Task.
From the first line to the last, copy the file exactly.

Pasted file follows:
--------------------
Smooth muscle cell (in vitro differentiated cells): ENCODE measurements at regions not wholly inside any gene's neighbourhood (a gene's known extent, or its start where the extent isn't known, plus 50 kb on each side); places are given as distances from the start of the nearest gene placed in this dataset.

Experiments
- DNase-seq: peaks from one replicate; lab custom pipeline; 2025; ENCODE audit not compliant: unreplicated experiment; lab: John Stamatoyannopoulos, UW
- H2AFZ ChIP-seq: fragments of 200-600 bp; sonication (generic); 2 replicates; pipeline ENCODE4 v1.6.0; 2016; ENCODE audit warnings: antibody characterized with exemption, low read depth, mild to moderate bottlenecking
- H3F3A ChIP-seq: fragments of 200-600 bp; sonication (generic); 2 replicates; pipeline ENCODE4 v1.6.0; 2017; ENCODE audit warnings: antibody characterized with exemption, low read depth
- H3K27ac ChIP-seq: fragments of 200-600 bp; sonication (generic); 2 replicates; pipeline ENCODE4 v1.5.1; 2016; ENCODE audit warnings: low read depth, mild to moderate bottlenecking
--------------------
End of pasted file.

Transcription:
Smooth muscle cell (in vitro differentiated cells): ENCODE measurements at regions not wholly inside any gene's neighbourhood (a gene's known extent, or its start where the extent isn't known, plus 50 kb on each side); places are given as distances from the start of the nearest gene placed in this dataset.

Experiments
- DNase-seq: peaks from one replicate; lab custom pipeline; 2025; ENCODE audit not compliant: unreplicated experiment; lab: John Stamatoyannopoulos, UW
- H2AFZ ChIP-seq: fragments of 200-600 bp; sonication (generic); 2 replicates; pipeline ENCODE4 v1.6.0; 2016; ENCODE audit warnings: antibody characterized with exemption, low read depth, mild to moderate bottlenecking
- H3F3A ChIP-seq: fragments of 200-600 bp; sonication (generic); 2 replicates; pipeline ENCODE4 v1.6.0; 2017; ENCODE audit warnings: antibody characterized with exemption, low read depth
- H3K27ac ChIP-seq: fragments of 200-600 bp; sonication (generic); 2 replicates; pipeline ENCODE4 v1.5.1; 2016; ENCODE audit warnings: low read depth, mild to moderate bottlenecking